Assuntos
Comportamento de Escolha/fisiologia , Tomada de Decisões/fisiologia , Aprendizagem/fisiologia , Memória/fisiologia , Animais , Teorema de Bayes , Comportamento Animal/fisiologia , Biologia Computacional , Modelos Teóricos , Desempenho Psicomotor/fisiologia , Ratos , Tempo de Reação , Reforço Psicológico , Incerteza
19.
PLoS One ; 15(6): e0224186, 2020.
Artigo em Inglês | MEDLINE | ID: mdl-32497045

RESUMO

Recent discussions in the literature, along with the revision of the Diagnostic and Statistical Manual (DSM) (American Psychiatric Association 2013), suggest aetiological commonalities between the highly comorbid Attention-Deficit/Hyperactivity Disorder (ADHD) and Autism Spectrum Disorder (ASD). Addressing this discussion requires studying these disorders together by comparing constructs typical to each of them. In the present study, we investigate global processing, known to be difficult for participants with ASD, and Intra-Subject Variability (ISV), known to be consistently increased in participants with ADHD, in groups, aged 10-13 years, with ADHD (n = 25), ASD without comorbid ADHD (ASD-) (n = 13) and ASD with ADHD (ASD+) (n = 18) in comparison with a typically developing group (n = 22). A Copying task, typically requiring global processing and in this case particularly designed using equally complex stimuli to also measure ISV across trials, was selected. Oculomotor measures in this task proved to be particularly sensitive to group differences. While increased ISV was not observed in the present task in participants with ADHD, both ASD groups looked longer on the figure to be drawn, indicating that global processing takes longer in ASD. However, the ASD+ group fixated on the figure only between drawing movements, whereas the ASD- group did this throughout the drawing process. The present study provides evidence towards ASD and ADHD being separate, not-overlapping, disorders. Since the pure ASD- group was affected more by central coherence problems than the ASD+ group, it may suggest that neuropsychological constructs interact differently in different clinical groups and sub-groups.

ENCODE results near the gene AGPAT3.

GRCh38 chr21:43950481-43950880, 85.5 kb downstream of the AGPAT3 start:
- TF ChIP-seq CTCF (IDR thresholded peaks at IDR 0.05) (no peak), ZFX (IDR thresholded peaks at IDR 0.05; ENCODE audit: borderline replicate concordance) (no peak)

Assuntos
Transtorno do Deficit de Atenção com Hiperatividade/fisiopatologia , Transtorno do Espectro Autista/fisiopatologia , Movimento , Desempenho Psicomotor , Adolescente , Transtorno do Deficit de Atenção com Hiperatividade/diagnóstico , Transtorno do Espectro Autista/diagnóstico , Criança , Feminino , Humanos , Masculino
20.
PLoS One ; 15(5): e0232409, 2020.
Artigo em Inglês | MEDLINE | ID: mdl-32357158

RESUMO

Though digital images and real objects are represented differently at a neural level and can evoke different behaviours, little work has directly compared the magnitude of social effects on real and digitally represented stimuli. Object-directed reaches are modified in the near space of others, while image-directed reaches are not, but the exact role of the presence versus location of the other person is unknown (Dosso and Kingstone, 2018). The present work probed the unique contribution of social presence (a passive observer) in shaping object- and image-directed reaching behaviour. In a shape-matching game, movements were performed more slowly and less efficiently when participants were observed by the experimenter, regardless of whether participants handled real objects or digital images. Our finding that social presence affects real- and image-directed reaches similarly supports the continued use of computer-generated objects to approximate human behaviour towards real objects when social effects on object-directed actions are studied.


Assuntos
Desempenho Psicomotor , Comportamento Social , Adolescente , Adulto , Simulação por Computador , Feminino , Humanos , Relações Interpessoais , Masculino , Modelos Psicológicos , Estimulação Luminosa , Análise e Desempenho de Tarefas , Adulto Jovem
SELEÇÃO DE REFERÊNCIAS
DETALHE DA PESQUISA